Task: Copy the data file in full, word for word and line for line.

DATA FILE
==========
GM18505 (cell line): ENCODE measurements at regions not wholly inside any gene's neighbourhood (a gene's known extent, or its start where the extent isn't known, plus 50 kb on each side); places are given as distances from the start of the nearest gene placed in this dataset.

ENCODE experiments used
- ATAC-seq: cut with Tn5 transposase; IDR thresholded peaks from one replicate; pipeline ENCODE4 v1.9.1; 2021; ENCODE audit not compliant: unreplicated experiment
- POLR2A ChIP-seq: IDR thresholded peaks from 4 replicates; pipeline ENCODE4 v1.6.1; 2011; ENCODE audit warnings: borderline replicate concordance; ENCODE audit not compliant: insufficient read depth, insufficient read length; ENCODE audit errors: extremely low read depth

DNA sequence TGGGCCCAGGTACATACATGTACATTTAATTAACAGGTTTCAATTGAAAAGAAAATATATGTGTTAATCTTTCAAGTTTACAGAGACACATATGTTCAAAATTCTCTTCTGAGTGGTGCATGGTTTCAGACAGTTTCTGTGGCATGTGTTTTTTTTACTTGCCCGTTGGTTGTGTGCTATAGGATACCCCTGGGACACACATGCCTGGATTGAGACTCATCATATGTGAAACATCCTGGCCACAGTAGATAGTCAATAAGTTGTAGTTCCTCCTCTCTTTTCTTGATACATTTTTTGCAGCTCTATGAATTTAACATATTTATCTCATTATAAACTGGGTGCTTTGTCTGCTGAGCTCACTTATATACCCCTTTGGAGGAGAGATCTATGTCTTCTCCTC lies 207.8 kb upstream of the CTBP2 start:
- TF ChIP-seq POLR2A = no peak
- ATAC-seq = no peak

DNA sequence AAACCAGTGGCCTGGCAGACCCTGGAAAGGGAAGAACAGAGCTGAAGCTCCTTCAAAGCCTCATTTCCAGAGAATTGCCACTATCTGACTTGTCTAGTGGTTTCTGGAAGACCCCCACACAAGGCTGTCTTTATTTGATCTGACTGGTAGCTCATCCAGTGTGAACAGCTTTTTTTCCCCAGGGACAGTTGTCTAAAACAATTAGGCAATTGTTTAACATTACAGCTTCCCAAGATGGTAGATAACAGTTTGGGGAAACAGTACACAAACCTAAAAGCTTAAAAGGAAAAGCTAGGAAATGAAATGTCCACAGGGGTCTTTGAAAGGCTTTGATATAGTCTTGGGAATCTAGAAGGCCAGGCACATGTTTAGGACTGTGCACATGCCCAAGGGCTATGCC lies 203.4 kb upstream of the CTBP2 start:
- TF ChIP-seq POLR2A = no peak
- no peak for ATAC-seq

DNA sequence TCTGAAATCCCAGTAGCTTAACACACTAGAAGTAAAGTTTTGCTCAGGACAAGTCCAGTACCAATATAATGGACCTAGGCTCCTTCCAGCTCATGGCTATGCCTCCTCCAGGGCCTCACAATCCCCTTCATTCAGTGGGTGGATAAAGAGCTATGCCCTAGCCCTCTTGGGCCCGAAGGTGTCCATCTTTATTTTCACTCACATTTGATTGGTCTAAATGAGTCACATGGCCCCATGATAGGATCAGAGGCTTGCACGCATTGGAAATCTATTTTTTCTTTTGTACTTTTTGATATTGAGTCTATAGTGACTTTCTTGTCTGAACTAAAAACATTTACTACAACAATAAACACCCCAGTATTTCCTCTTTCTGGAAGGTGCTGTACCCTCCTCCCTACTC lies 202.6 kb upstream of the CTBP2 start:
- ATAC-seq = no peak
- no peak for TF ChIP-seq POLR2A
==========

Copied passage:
GM18505 (cell line): ENCODE measurements at regions not wholly inside any gene's neighbourhood (a gene's known extent, or its start where the extent isn't known, plus 50 kb on each side); places are given as distances from the start of the nearest gene placed in this dataset.

ENCODE experiments used
- ATAC-seq: cut with Tn5 transposase; IDR thresholded peaks from one replicate; pipeline ENCODE4 v1.9.1; 2021; ENCODE audit not compliant: unreplicated experiment
- POLR2A ChIP-seq: IDR thresholded peaks from 4 replicates; pipeline ENCODE4 v1.6.1; 2011; ENCODE audit warnings: borderline replicate concordance; ENCODE audit not compliant: insufficient read depth, insufficient read length; ENCODE audit errors: extremely low read depth

DNA sequence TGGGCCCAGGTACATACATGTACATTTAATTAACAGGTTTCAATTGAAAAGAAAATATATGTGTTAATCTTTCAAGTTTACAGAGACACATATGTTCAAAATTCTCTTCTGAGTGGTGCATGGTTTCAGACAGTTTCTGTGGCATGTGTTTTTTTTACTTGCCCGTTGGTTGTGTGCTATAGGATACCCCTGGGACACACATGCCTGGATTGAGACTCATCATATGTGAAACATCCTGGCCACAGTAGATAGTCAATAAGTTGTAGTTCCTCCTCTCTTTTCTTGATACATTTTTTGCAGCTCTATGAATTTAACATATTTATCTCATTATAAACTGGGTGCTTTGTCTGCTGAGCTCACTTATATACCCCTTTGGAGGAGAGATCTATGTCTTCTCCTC lies 207.8 kb upstream of the CTBP2 start:
- TF ChIP-seq POLR2A = no peak
- ATAC-seq = no peak

DNA sequence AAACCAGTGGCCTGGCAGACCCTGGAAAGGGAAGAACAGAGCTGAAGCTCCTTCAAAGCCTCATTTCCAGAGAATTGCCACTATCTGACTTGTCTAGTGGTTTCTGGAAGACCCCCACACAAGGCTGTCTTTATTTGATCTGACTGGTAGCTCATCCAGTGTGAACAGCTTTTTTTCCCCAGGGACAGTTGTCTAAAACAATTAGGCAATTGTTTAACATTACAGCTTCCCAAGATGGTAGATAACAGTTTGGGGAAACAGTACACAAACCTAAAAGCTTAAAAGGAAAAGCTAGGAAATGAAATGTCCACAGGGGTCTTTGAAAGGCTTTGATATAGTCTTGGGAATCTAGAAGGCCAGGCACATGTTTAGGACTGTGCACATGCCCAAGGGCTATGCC lies 203.4 kb upstream of the CTBP2 start:
- TF ChIP-seq POLR2A = no peak
- no peak for ATAC-seq

DNA sequence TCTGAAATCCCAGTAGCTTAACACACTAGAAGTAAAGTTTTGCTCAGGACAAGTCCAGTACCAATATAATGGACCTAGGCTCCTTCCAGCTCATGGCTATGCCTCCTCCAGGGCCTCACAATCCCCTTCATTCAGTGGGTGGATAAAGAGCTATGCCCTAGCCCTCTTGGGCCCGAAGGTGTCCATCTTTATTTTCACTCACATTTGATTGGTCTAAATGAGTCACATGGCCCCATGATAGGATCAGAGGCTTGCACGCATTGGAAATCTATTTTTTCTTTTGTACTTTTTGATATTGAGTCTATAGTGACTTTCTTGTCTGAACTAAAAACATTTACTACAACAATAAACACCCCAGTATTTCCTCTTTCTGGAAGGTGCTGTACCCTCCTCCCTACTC lies 202.6 kb upstream of the CTBP2 start:
- ATAC-seq = no peak
- no peak for TF ChIP-seq POLR2A